Runners World Articles: Archives - June 2001
Race Basics: Here's our step-by-step guide to
Many runners love their sport for its sheer simplicity: Put on
a pair of running shoes, then put one foot in front of the other.
No entry fee, no stress. Just you and the road. Who needs racing?
Well, possibly, you. If you've never raced before, or if it's been
a long time since you've toed the line, here's what's in it for
you, and how to get started.
Racing offers countless benefits, including these four major ones:
Races boost motivation. Your motivation will likely increase
as soon as you fill out the entry form and mark the date on your
calendar. Heading out ofr your daily run will suddenly become easier.
Races serve a social function. Running together inspires
almost everyone to share experiences or thought. I know of many
friendships that started during road races. And there's no better
place to meet a new training partner.
Races make you feel good. Even if you run easily for the
whole race, when you cross the finish line, you'll feel a sense
of pride and accomplishment greater than you can achieve from a
Races are speedwork in disguise. The pull of the crowd at
races will help you run faster, and you won't even realize it. By
racing regularly, you'll improve your running form, because the
faster pace forces your body to move more efficiently.
Next, you need to decide which race distance is right for you:
5- (3.1 miles): This is a great entry-level racing distance.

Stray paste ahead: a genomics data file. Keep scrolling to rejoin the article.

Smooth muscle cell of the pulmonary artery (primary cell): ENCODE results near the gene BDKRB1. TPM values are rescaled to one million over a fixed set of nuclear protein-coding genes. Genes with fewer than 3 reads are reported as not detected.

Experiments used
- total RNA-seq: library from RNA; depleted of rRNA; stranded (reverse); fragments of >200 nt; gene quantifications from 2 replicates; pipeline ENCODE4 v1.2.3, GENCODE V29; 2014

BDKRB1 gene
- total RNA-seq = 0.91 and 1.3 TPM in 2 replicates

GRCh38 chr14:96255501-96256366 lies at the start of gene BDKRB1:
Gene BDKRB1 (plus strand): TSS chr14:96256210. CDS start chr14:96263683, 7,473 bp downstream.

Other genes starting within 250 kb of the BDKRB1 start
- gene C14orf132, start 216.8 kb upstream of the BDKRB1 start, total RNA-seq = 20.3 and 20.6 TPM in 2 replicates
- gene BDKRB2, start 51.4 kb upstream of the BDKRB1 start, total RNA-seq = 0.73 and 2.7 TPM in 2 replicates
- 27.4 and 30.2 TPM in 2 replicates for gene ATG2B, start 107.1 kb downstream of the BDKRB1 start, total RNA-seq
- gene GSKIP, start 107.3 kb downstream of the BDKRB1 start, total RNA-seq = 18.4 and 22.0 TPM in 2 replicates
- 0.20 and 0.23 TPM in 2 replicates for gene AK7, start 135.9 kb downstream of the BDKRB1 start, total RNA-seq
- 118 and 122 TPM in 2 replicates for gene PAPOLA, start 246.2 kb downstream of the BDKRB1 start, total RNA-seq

Your time on the course is relatively short, and you'll recover
fast. You might feel some muscle soreness for a few days after the
race, but that should be all. Even on hot days, you'll be fine if
you drink plenty of fluids beforehand. To prepare to race this distance,
you should complete at least one 3-mile run a week or two before
10-K 6.2 miles): This distance is more challenging than
a 5-K, but certainly worth the extra effort. You'll likely feel
the effects of heat and humidity when racing a 10-K, and you'll
need to rest or run gently for several days after the race. To prepare
for this event, complete a 5- to 7-mile run about 10 to 14 days
before race day. In a 10-K, most beginning racers benefit from walking
1 minute every 3 to 8 minutes, until the last mile.
Half-marathon (13.1 miles): This distance is a great introduction
to marathoning. Your long training runs-done every other weekend-should
build to between 10 and 14 miles. I recommend that first-timers
walk 1 minute every 3 to 8 minutes, until the last 3 miles.
How to Enter
Entering a race is as simple as 1-2-3:
1. Find a good race calendar at your local running store,
in Runneršs World, or on our Web site at www.runnersworld.com/calendar/home.html.
Liik for a race in your area that easily fits into your schedule.
2. Request an entry form by calling, writing, or e-mailing
the contact listed. These days, therešs a good chance you can register
3. Fill out your entry form carefully and mail it with your
entry fee. Race organizers usually donšt acknowledge receipt of
entries, so keep a copy. That way youšll also have the directions
to the race location and instructions for picking up your race number.
Follow these tips to help you arrive at the starting line ready
for a great race:
Arrive an hour before the race starts (or even earlier if
you havenšt been to that location before).
Check in and pick up your race number, and pin it to the
front of your shirt.
Stash your belongings (athletic bag, etc) when you arrive.
Some races donšt provide a bag-check service, so you have to lock
your gear in your car. (Donšt lock your key inside like I have!)
Warm up by walking 5 minutes, jogging 5 minutes, and stretching
Position yourself at the back of the pack behind the starting
line. This will keep you from starting too fast.
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